Goldman’s enduring mystique
The obsession about Goldman Sachs in the financial world – not least among its competitors – is nothing new.
Indeed, the finger-wagging that Goldman is two firms in one – a public face that clients see, and an internal profit-at-all-costs machine – was in full flow almost exactly 15 years ago, when Euromoney published a cover story entitled "Which is the real Goldman Sachs?"
Euromoney’s editorial leader, reacting to criticism by some senior rivals in the industry that Goldman had overstepped the mark in its aggressiveness with other firms, wrote: "It is not unusual that successful investment banks find themselves criticized by competitors...It is no doubt partly due to the rapidity and extent of the firm’s achievements. Goldman’s pushiness and arrogance in the pursuit of profits are clearly a factor in its success. The firm has many things in its favour. Clients are on the whole pleased with its services. Its culture and cohesiveness as a firm are outstanding. But it needs to show a little more humility and humanity if it is to maintain its reputation."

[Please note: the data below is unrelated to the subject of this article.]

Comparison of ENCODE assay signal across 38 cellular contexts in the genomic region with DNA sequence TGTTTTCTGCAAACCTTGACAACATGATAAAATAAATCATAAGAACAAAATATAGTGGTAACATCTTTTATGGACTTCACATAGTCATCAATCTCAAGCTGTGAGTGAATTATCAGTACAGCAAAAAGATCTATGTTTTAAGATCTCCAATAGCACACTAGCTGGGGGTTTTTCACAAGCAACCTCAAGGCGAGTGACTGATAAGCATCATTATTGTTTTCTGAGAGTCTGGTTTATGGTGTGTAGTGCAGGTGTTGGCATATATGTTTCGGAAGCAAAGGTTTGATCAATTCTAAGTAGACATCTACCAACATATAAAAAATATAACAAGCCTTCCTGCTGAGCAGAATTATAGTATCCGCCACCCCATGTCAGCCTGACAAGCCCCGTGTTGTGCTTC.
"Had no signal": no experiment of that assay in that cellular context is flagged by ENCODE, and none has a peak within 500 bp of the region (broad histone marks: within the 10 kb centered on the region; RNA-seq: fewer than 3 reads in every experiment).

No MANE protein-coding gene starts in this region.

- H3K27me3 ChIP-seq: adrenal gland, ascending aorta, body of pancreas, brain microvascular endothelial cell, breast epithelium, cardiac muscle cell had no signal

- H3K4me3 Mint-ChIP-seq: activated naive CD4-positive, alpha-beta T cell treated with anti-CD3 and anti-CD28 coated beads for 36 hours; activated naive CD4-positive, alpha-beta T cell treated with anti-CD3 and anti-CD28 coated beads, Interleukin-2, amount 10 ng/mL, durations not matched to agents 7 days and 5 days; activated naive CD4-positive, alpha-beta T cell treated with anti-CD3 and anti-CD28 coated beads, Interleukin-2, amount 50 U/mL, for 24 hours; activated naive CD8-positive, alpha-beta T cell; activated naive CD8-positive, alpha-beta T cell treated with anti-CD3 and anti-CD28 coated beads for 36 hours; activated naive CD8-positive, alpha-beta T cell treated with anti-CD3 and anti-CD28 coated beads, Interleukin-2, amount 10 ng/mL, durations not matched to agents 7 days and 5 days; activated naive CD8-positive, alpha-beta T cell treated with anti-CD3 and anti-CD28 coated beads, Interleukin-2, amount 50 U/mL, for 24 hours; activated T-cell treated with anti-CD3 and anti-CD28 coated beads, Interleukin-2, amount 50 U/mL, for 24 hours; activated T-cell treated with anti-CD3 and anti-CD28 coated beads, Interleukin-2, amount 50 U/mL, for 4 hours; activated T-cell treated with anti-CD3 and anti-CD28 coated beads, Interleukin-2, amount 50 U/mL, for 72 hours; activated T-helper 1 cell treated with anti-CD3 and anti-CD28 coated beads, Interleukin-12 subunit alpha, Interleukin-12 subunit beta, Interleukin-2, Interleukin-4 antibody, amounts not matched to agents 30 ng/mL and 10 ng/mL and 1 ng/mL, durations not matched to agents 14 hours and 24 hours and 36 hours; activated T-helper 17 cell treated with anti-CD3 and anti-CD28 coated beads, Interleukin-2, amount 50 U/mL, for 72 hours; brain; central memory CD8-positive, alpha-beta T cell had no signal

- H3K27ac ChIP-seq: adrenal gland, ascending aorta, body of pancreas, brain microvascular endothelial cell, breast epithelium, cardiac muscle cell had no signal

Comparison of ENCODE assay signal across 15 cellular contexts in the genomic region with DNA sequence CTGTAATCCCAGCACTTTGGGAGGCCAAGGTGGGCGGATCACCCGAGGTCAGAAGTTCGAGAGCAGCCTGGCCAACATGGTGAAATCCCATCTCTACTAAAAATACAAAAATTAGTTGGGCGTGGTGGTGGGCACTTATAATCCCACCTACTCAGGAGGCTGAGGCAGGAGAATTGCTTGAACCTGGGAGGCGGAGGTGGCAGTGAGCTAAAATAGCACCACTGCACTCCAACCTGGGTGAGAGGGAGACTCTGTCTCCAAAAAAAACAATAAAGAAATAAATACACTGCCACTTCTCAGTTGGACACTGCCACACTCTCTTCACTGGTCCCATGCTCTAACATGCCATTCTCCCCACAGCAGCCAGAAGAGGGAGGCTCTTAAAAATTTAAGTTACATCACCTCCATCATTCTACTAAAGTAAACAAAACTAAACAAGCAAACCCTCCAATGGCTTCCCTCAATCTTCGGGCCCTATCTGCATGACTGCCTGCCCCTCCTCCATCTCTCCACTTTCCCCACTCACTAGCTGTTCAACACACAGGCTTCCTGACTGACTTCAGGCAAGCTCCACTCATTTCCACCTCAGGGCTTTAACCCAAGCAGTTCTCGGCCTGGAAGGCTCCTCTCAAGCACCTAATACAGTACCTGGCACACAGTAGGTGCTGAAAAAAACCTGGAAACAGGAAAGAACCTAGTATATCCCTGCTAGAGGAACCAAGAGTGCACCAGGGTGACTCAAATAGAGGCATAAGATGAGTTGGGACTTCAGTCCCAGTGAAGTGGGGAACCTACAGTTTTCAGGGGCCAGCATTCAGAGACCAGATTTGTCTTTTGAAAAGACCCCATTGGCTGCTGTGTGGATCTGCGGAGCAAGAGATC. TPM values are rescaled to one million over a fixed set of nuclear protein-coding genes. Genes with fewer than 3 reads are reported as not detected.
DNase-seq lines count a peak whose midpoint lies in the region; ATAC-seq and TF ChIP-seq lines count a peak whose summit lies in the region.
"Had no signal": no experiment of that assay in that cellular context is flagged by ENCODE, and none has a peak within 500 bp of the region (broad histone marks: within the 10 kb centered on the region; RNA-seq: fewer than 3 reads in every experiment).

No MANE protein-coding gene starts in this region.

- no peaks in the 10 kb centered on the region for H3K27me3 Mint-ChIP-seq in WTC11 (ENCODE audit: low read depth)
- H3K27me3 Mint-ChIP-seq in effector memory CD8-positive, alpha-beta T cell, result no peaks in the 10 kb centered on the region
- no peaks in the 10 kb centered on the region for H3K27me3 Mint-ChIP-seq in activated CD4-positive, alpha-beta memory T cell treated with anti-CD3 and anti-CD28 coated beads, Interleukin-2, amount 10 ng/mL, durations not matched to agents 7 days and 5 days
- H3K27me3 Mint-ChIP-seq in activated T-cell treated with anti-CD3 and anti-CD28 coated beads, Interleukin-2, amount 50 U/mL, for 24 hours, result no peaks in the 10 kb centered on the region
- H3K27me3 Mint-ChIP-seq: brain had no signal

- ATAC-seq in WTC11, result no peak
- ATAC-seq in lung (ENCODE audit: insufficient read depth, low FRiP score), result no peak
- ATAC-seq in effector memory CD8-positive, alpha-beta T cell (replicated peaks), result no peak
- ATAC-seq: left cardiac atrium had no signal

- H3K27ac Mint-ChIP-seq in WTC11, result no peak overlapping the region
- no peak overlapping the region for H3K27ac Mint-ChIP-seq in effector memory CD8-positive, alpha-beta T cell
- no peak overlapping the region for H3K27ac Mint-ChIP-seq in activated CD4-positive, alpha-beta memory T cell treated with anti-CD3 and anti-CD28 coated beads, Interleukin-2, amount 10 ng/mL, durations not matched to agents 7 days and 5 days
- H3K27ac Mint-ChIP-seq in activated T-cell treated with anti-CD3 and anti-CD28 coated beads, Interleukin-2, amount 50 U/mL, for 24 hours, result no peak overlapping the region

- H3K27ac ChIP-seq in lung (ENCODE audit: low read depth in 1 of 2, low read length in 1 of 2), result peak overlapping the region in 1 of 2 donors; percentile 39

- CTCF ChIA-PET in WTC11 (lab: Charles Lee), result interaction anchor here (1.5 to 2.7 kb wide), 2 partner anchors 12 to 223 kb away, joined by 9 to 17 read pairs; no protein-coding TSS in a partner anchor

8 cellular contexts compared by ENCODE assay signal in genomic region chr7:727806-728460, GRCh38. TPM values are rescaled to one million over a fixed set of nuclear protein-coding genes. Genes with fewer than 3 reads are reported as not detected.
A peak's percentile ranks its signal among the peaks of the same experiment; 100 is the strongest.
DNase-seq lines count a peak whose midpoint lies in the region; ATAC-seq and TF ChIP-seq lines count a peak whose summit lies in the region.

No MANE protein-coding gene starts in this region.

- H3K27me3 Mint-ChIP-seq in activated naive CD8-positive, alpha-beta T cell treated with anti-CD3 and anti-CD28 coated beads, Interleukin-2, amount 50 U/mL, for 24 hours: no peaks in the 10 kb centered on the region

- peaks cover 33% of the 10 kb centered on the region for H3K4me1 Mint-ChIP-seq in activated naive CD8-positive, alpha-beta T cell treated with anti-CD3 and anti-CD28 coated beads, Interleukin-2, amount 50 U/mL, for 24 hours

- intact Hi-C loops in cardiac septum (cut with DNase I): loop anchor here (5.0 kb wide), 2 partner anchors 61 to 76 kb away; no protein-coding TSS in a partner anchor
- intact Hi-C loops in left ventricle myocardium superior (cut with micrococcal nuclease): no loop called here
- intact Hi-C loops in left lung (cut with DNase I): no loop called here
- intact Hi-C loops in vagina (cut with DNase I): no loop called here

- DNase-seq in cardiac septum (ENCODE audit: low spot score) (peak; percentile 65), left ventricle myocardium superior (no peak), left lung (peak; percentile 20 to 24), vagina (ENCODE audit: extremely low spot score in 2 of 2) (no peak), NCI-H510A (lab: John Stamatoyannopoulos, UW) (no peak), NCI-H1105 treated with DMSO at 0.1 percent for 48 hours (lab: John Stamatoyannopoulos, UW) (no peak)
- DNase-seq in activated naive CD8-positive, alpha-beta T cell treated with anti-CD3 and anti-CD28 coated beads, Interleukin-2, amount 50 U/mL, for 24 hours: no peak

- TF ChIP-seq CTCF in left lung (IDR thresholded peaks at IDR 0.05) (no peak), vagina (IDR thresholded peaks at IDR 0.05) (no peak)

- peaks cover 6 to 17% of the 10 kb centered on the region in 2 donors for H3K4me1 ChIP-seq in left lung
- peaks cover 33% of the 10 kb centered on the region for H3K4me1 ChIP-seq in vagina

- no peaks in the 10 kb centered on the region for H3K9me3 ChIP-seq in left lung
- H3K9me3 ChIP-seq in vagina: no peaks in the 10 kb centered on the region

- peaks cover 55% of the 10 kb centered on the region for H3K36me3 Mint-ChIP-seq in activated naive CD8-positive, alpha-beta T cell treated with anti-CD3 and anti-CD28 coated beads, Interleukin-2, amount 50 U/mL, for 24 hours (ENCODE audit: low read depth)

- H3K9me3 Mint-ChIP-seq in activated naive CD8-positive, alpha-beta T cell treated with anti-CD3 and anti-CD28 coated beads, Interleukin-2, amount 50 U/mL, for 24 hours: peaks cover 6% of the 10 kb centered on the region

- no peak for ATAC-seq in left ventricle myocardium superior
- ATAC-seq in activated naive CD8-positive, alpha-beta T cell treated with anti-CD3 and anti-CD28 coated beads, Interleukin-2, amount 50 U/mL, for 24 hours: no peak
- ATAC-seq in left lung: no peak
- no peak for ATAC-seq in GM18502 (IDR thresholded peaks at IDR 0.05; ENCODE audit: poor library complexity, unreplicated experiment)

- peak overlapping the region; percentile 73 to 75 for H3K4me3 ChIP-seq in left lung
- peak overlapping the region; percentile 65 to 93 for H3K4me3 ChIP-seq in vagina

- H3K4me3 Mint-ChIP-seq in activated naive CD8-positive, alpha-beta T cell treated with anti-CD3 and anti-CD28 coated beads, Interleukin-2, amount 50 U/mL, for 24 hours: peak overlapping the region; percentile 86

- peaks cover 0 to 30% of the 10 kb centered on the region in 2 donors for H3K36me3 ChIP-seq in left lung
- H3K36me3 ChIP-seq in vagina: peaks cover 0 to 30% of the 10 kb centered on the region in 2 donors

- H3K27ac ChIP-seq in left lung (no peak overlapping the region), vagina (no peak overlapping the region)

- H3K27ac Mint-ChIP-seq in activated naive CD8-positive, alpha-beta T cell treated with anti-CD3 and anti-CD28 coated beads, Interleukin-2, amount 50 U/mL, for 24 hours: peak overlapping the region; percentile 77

Fast forward 15 years and rivals admire Goldman but claim the bank remains two firms in one – a client franchise married to a hedge fund-cum-private equity shop.